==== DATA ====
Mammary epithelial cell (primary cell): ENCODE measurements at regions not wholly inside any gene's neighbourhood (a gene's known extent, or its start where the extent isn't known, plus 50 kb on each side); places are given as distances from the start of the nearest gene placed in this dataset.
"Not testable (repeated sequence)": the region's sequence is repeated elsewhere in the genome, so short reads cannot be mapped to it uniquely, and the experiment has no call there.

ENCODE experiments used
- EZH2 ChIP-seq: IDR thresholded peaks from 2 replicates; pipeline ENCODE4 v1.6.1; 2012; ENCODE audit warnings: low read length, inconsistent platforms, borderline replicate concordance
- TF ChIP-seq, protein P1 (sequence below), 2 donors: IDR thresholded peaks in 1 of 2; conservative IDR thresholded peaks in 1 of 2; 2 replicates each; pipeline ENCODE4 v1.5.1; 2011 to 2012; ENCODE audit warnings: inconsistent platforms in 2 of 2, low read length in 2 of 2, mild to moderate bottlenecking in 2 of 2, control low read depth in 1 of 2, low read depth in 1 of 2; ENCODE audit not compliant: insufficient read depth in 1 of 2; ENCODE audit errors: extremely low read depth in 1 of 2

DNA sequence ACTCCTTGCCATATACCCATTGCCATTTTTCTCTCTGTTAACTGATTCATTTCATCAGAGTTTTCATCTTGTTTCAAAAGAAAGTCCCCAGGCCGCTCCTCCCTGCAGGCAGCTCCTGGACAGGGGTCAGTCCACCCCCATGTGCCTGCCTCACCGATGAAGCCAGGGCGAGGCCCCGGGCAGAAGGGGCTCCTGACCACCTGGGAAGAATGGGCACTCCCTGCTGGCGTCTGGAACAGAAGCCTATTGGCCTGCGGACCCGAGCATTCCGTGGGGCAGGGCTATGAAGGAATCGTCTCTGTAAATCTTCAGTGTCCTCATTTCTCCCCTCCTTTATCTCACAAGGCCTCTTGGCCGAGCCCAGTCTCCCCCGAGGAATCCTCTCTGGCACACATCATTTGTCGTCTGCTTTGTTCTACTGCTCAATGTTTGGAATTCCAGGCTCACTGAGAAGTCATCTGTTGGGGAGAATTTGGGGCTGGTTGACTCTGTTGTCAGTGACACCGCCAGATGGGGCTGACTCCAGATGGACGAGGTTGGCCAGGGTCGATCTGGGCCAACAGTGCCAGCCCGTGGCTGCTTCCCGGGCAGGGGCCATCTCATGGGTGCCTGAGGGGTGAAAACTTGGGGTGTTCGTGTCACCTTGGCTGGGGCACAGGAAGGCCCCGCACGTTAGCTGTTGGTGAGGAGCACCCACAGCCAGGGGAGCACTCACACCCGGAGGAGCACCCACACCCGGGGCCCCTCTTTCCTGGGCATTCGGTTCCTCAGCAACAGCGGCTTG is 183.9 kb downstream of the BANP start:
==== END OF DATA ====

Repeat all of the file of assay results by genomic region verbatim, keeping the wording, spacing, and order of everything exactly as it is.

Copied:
Mammary epithelial cell (primary cell): ENCODE measurements at regions not wholly inside any gene's neighbourhood (a gene's known extent, or its start where the extent isn't known, plus 50 kb on each side); places are given as distances from the start of the nearest gene placed in this dataset.
"Not testable (repeated sequence)": the region's sequence is repeated elsewhere in the genome, so short reads cannot be mapped to it uniquely, and the experiment has no call there.

ENCODE experiments used
- EZH2 ChIP-seq: IDR thresholded peaks from 2 replicates; pipeline ENCODE4 v1.6.1; 2012; ENCODE audit warnings: low read length, inconsistent platforms, borderline replicate concordance
- TF ChIP-seq, protein P1 (sequence below), 2 donors: IDR thresholded peaks in 1 of 2; conservative IDR thresholded peaks in 1 of 2; 2 replicates each; pipeline ENCODE4 v1.5.1; 2011 to 2012; ENCODE audit warnings: inconsistent platforms in 2 of 2, low read length in 2 of 2, mild to moderate bottlenecking in 2 of 2, control low read depth in 1 of 2, low read depth in 1 of 2; ENCODE audit not compliant: insufficient read depth in 1 of 2; ENCODE audit errors: extremely low read depth in 1 of 2

DNA sequence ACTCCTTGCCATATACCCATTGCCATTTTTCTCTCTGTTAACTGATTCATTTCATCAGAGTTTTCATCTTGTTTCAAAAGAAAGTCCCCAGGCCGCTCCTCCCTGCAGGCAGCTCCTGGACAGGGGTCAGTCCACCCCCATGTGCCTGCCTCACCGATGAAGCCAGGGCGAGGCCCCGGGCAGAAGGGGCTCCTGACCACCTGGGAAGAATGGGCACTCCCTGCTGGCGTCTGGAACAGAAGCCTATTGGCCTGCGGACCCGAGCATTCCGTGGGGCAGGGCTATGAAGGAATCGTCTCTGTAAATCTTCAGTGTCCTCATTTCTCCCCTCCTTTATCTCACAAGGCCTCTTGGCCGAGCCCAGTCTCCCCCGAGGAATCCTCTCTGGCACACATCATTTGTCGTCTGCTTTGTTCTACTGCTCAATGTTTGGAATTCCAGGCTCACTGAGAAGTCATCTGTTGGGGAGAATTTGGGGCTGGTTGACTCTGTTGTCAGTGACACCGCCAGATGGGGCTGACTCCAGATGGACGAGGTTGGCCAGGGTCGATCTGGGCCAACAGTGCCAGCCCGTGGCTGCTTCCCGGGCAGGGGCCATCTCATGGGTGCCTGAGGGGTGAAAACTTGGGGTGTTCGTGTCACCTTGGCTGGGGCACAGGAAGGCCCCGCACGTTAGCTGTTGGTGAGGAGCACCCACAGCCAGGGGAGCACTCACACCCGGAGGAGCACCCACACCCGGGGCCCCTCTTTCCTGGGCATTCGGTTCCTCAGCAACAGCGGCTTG is 183.9 kb downstream of the BANP start: